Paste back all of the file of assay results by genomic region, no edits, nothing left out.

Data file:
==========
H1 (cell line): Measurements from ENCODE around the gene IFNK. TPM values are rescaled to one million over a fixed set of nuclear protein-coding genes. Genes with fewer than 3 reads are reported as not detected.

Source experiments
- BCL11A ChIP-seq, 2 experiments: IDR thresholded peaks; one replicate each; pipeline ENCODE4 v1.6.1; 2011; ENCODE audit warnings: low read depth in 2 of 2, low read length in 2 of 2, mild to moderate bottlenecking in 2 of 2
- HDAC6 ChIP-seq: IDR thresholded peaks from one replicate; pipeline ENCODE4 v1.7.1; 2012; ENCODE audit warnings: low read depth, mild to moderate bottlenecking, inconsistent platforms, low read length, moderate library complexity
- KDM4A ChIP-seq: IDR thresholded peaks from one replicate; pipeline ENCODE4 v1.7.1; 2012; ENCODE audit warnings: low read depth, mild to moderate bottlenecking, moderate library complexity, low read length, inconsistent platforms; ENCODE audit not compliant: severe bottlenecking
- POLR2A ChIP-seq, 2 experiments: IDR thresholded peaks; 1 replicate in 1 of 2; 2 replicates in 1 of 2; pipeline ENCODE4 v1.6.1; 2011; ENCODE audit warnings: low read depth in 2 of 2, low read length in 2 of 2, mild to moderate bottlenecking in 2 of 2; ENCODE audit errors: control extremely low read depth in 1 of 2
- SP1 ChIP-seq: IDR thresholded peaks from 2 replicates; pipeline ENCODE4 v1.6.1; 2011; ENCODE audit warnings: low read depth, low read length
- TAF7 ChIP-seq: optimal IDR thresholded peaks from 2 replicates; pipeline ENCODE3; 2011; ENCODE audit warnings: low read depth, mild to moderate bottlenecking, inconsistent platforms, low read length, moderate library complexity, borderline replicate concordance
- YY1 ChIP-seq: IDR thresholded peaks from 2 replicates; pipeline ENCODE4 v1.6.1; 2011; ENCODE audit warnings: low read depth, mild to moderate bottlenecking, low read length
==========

H1 (cell line): Measurements from ENCODE around the gene IFNK. TPM values are rescaled to one million over a fixed set of nuclear protein-coding genes. Genes with fewer than 3 reads are reported as not detected.

Source experiments
- BCL11A ChIP-seq, 2 experiments: IDR thresholded peaks; one replicate each; pipeline ENCODE4 v1.6.1; 2011; ENCODE audit warnings: low read depth in 2 of 2, low read length in 2 of 2, mild to moderate bottlenecking in 2 of 2
- HDAC6 ChIP-seq: IDR thresholded peaks from one replicate; pipeline ENCODE4 v1.7.1; 2012; ENCODE audit warnings: low read depth, mild to moderate bottlenecking, inconsistent platforms, low read length, moderate library complexity
- KDM4A ChIP-seq: IDR thresholded peaks from one replicate; pipeline ENCODE4 v1.7.1; 2012; ENCODE audit warnings: low read depth, mild to moderate bottlenecking, moderate library complexity, low read length, inconsistent platforms; ENCODE audit not compliant: severe bottlenecking
- POLR2A ChIP-seq, 2 experiments: IDR thresholded peaks; 1 replicate in 1 of 2; 2 replicates in 1 of 2; pipeline ENCODE4 v1.6.1; 2011; ENCODE audit warnings: low read depth in 2 of 2, low read length in 2 of 2, mild to moderate bottlenecking in 2 of 2; ENCODE audit errors: control extremely low read depth in 1 of 2
- SP1 ChIP-seq: IDR thresholded peaks from 2 replicates; pipeline ENCODE4 v1.6.1; 2011; ENCODE audit warnings: low read depth, low read length
- TAF7 ChIP-seq: optimal IDR thresholded peaks from 2 replicates; pipeline ENCODE3; 2011; ENCODE audit warnings: low read depth, mild to moderate bottlenecking, inconsistent platforms, low read length, moderate library complexity, borderline replicate concordance
- YY1 ChIP-seq: IDR thresholded peaks from 2 replicates; pipeline ENCODE4 v1.6.1; 2011; ENCODE audit warnings: low read depth, mild to moderate bottlenecking, low read length